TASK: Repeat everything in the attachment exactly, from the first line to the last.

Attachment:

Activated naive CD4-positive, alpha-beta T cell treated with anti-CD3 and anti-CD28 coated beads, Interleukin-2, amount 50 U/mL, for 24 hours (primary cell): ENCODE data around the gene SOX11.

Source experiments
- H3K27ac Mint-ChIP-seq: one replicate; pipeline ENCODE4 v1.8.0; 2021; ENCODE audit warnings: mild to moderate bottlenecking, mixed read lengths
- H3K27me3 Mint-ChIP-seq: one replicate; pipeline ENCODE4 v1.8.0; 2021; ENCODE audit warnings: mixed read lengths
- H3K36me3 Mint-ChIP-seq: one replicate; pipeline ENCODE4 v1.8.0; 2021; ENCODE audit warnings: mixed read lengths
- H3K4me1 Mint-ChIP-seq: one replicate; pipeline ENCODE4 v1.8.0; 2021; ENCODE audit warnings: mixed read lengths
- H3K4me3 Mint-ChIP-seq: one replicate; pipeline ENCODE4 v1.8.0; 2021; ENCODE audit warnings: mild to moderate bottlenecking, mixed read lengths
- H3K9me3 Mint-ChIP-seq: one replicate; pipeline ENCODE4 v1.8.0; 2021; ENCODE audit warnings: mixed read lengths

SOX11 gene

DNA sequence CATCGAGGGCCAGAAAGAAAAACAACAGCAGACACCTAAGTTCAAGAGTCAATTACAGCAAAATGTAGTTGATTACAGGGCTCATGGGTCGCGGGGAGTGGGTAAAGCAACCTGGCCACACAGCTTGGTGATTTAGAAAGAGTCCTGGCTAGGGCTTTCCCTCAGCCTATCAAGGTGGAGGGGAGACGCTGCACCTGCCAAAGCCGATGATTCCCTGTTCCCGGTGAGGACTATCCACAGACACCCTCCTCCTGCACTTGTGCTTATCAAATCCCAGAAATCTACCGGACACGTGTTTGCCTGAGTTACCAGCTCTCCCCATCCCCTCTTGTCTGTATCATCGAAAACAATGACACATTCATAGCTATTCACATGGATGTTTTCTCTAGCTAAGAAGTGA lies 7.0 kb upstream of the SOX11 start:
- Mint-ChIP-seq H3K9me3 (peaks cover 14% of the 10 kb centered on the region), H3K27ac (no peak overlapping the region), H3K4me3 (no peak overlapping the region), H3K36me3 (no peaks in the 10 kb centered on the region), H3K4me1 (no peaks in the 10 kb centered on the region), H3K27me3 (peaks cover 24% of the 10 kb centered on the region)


Activated naive CD4-positive, alpha-beta T cell treated with anti-CD3 and anti-CD28 coated beads, Interleukin-2, amount 50 U/mL, for 24 hours (primary cell): ENCODE data around the gene SOX11.

Source experiments
- H3K27ac Mint-ChIP-seq: one replicate; pipeline ENCODE4 v1.8.0; 2021; ENCODE audit warnings: mild to moderate bottlenecking, mixed read lengths
- H3K27me3 Mint-ChIP-seq: one replicate; pipeline ENCODE4 v1.8.0; 2021; ENCODE audit warnings: mixed read lengths
- H3K36me3 Mint-ChIP-seq: one replicate; pipeline ENCODE4 v1.8.0; 2021; ENCODE audit warnings: mixed read lengths
- H3K4me1 Mint-ChIP-seq: one replicate; pipeline ENCODE4 v1.8.0; 2021; ENCODE audit warnings: mixed read lengths
- H3K4me3 Mint-ChIP-seq: one replicate; pipeline ENCODE4 v1.8.0; 2021; ENCODE audit warnings: mild to moderate bottlenecking, mixed read lengths
- H3K9me3 Mint-ChIP-seq: one replicate; pipeline ENCODE4 v1.8.0; 2021; ENCODE audit warnings: mixed read lengths

SOX11 gene

DNA sequence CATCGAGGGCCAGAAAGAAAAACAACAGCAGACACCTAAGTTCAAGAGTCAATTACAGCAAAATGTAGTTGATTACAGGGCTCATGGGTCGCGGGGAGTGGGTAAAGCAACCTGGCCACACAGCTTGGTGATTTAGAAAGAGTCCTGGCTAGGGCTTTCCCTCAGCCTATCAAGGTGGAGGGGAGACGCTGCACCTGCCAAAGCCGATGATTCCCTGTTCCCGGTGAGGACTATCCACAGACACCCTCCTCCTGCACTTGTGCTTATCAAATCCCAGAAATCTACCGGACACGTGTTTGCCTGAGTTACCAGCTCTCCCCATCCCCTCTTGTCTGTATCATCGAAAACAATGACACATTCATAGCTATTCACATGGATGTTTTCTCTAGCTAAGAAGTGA lies 7.0 kb upstream of the SOX11 start:
- Mint-ChIP-seq H3K9me3 (peaks cover 14% of the 10 kb centered on the region), H3K27ac (no peak overlapping the region), H3K4me3 (no peak overlapping the region), H3K36me3 (no peaks in the 10 kb centered on the region), H3K4me1 (no peaks in the 10 kb centered on the region), H3K27me3 (peaks cover 24% of the 10 kb centered on the region)